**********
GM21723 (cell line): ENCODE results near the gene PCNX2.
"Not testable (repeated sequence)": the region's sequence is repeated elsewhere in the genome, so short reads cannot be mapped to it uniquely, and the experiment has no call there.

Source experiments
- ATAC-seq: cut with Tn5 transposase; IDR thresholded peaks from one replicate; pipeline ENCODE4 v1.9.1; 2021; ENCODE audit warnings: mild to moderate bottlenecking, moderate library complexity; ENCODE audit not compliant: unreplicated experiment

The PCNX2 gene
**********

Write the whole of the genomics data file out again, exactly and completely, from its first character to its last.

GM21723 (cell line): ENCODE results near the gene PCNX2.
"Not testable (repeated sequence)": the region's sequence is repeated elsewhere in the genome, so short reads cannot be mapped to it uniquely, and the experiment has no call there.

Source experiments
- ATAC-seq: cut with Tn5 transposase; IDR thresholded peaks from one replicate; pipeline ENCODE4 v1.9.1; 2021; ENCODE audit warnings: mild to moderate bottlenecking, moderate library complexity; ENCODE audit not compliant: unreplicated experiment

The PCNX2 gene